Blackstone oil testers frequently link excessive idling (even lots of stop-and-go) to abnormally high levels of fuel in the oil, at least from what I've read. Granted it would take a bit of gas to cause immediate damage, cumulative effects will be bad.
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Old 09-21-2010, 02:04 PM   #18
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Idling gets more fuel in your engine oil than running the engine under load. Fuel in your oil screws up the oil's viscosity and ability to lubricate your engine. Bad news.
What you say here mate IMO is contrary to logic. If the engine idles there is minimal stress to the piston rings and therefore minimal chance that a fuel would pass through and mix with the oil. I don't understand how would fuel mix with oil?
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Old 09-21-2010, 02:07 PM   #19
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Quote:
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^ all that, plus the exhaust system is too cool, etc. The powertrain is not designed to idle for long periods of time. It is designed for a median amount of work.
Sorry i forgot to mention that it is a manual transmission vehicle which means that when in neutral there is zero stress to the transmission...

Why do you say that the powertrain is not designed to idle? I mean a machine is machine, it should work better with less stress than with more stress...

What does exhaust system temperature have to do with anything?
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Old 09-21-2010, 02:11 PM   #20
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Quote:
Originally Posted by Bignate603 View Post
There's no point where it's suddenly damaging, like 5, 10, or 20 minutes. It's more of cumulative problem over the life of the car. The only immediate thing that you might run into is overheating, especially if you're running accessories like the AC.
This is the most logical explanation by far. let's say that the AC is not on (i rarely use it).
Overheating should not happen even with AC turned on. In one occasion after climbing a mountain road for a whole hour i left the engine to idle a bit in order to cool off. I forgot it for at least 45 minutes. The temperature was only 85c and the cooling fan was off.

I didn't mention that it is a 0,8L three cylinder engine with 55 horsepower and 75nm torque...
I know you Americans will laugh... but at least i get 65mpg in Europe (autobahn)
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Old 09-21-2010, 02:15 PM   #21
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I usually let my car idle for 3-5 mins in the mornings and after work, then drive it easy for the first couple of miles.
Whatever anyone says that's a smart thing to do especially during cold winter mornings. The oil does not lubricate the engine and transmission before it's heated up to at least 5c.
That's why the Germans tanks lost the war in Russia during second world war cause their oil froze and mutilated their engines
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Old 09-21-2010, 02:22 PM   #22
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I am only guessing that there might be less oil pressure during low RPM and therefore less lubrication. But i have seen the engine valves (i don't know the english terminology for this. Actually i peeked through the oil cap on the top of the engine and all visible parts are juicy lubricated even during cold start) and they were all lubricated.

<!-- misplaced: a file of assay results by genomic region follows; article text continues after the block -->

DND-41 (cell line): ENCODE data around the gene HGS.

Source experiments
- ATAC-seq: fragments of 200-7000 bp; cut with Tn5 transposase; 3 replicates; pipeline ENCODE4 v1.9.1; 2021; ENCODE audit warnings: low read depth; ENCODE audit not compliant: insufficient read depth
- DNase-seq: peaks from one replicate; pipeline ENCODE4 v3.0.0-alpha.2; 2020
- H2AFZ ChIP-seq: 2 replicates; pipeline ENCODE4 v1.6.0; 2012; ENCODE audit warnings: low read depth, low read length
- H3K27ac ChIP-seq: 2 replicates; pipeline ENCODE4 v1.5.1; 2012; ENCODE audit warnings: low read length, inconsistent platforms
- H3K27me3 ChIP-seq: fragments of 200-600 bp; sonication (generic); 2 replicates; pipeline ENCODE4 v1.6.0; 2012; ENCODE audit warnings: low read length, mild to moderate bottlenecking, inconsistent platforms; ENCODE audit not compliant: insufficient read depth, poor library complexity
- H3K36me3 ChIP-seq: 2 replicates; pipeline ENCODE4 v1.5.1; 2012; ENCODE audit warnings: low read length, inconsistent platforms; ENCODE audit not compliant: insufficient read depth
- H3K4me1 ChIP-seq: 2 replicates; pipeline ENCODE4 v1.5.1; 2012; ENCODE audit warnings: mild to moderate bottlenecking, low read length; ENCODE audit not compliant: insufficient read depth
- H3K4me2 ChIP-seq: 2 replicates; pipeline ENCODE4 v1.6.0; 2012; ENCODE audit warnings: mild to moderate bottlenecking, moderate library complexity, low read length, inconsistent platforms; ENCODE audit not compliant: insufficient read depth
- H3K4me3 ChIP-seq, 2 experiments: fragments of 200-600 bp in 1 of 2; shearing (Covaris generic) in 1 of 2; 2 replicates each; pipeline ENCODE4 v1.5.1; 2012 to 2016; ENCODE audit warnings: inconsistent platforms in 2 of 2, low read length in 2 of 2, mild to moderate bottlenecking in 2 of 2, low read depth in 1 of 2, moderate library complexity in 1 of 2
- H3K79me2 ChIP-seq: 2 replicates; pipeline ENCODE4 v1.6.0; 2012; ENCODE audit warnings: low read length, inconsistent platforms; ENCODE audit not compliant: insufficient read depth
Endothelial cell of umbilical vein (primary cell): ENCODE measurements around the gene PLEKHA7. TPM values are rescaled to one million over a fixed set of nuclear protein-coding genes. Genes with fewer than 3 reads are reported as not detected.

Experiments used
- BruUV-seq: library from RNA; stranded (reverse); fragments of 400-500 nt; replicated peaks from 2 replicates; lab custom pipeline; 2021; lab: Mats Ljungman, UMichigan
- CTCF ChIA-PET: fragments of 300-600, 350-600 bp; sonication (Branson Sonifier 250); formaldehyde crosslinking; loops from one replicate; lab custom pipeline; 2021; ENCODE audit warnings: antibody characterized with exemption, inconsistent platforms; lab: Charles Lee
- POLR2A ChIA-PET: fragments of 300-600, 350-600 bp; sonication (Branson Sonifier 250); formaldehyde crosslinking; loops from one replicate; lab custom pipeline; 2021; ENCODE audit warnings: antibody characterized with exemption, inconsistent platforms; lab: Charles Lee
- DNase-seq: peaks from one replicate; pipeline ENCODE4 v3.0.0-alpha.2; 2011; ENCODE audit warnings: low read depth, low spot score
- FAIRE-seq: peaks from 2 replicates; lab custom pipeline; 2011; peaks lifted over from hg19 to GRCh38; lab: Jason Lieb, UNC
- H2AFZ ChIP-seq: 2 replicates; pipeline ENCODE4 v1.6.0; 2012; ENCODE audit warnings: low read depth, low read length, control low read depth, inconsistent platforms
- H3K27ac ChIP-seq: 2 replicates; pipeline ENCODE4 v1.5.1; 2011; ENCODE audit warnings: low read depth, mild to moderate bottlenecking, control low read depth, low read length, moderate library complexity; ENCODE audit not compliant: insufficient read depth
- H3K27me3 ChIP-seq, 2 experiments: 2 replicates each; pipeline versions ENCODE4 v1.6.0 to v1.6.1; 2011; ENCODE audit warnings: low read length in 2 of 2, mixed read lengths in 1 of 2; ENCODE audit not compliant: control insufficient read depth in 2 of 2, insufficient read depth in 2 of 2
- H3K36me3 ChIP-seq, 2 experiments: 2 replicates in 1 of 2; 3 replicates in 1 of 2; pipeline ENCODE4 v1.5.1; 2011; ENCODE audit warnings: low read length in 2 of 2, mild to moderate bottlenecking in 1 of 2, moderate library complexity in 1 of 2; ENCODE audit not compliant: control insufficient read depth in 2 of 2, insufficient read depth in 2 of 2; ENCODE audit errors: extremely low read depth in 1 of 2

What is you opinion on this?
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Old 09-21-2010, 02:24 PM   #23
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Quote:
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What you say here mate IMO is contrary to logic. If the engine idles there is minimal stress to the piston rings and therefore minimal chance that a fuel would pass through and mix with the oil. I don't understand how would fuel mix with oil?
This happens for a couple of reasons that I am aware of:

1) Piston speed is low, so there is a longer time for air/fuel mixture to slip past the piston ring.

2) Timing is retarded, so again there is a longer amount of time that there is unburnt fuel in the cylinder, and therefore more time for it to slip past.

3) Idle is generally at a very low MAP (manifold absolute pressure) and your PCV (positive crankcase vent) brings the crank case pressure down very low. This creates a larger pressure difference across the piston rings, which results in more air/fuel being pushed across the piston rings.

Does that make sense?

The stress that piston rings see (I believe) are not large enough to create significantly more leakage.
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Old 09-21-2010, 02:32 PM   #24
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Quote:
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Whatever anyone says that's a smart thing to do especially during cold winter mornings. The oil does not lubricate the engine and transmission before it's heated up to at least 5c.
That's why the Germans tanks lost the war in Russia during second world war cause their oil froze and mutilated their engines
Incorrect.

Maybe a full minute or two on those super cold mornings (or however long it takes for the interior to warm up anyway), but for the other 360 days of the year, it is not needed. By the time you buckle your seat belt and release your parking brake (if applied), you're good to go.

Next you'll be telling us we need to inflate our tires to sidewall.
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Old 09-21-2010, 02:43 PM   #25
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Incorrect.

Maybe a full minute or two on those super cold mornings (or however long it takes for the interior to warm up anyway), but for the other 360 days of the year, it is not needed. By the time you buckle your seat belt and release your parking brake (if applied), you're good to go.

Next you'll be telling us we need to inflate our tires to sidewall.
How cold is "super cold"? Should you let your car warm up for a few minutes when it's below 15? Below zero? If you live in California you may never have to let your car warm up but if you're in Minnesota or Michigan there are a few months of very cold weather every year.